The European Commission has proposed making it easier for Europeans to sue companies for damages caused by AI failures, reports The Register.

The proposed AI Liability Directive should, in particular, update product liability laws. This needs to be done in such a way that they effectively cover machine learning systems and make it easier for a claimant seeking compensation to prove their case.

The directive will make it easier for people to get compensation, provided they can prove that harm has been caused and that the AI ​​model is likely to blame. This means that, for example,  someone can claim compensation if they believe they have been discriminated against by AI-based recruitment software. The directive allows claims for compensation for breach of privacy and damage caused by poor security in the context of artificial intelligence system failures.

Another aim of the innovation is to give people the right to demand from organizations detailed information about their use of artificial intelligence to help make claims for compensation. At the same time, the business can provide evidence that artificial intelligence has not harmed or object to the disclosure of confidential information, for example, trade secrets.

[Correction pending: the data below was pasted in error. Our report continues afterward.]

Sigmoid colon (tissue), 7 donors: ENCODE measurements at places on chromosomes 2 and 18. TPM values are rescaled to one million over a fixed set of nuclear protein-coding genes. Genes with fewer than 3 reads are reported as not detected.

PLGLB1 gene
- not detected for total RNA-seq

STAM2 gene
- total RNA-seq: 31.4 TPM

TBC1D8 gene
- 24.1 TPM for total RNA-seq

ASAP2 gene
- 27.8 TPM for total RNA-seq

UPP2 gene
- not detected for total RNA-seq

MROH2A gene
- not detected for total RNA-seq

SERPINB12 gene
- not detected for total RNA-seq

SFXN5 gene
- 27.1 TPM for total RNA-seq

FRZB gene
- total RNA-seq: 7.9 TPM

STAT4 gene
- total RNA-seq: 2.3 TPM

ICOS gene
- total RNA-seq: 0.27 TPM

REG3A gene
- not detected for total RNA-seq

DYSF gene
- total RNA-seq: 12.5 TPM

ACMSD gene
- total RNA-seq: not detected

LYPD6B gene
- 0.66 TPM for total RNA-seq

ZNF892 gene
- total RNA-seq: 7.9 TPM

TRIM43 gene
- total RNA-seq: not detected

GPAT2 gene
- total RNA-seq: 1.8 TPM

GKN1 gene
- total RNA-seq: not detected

In addition, the directive should give companies a clear understanding and guarantees of what rules apply to liability for artificial intelligence so that they know what they are getting into when they deploy such technology. This should provide developers and manufacturers with some stability and encourage, not discourage, the deployment of machine learning systems.

The directive also harmonizes the rules in Europe regarding the liability of artificial intelligence. Now it is rather vaguely defined, as it is supported by actual legislation.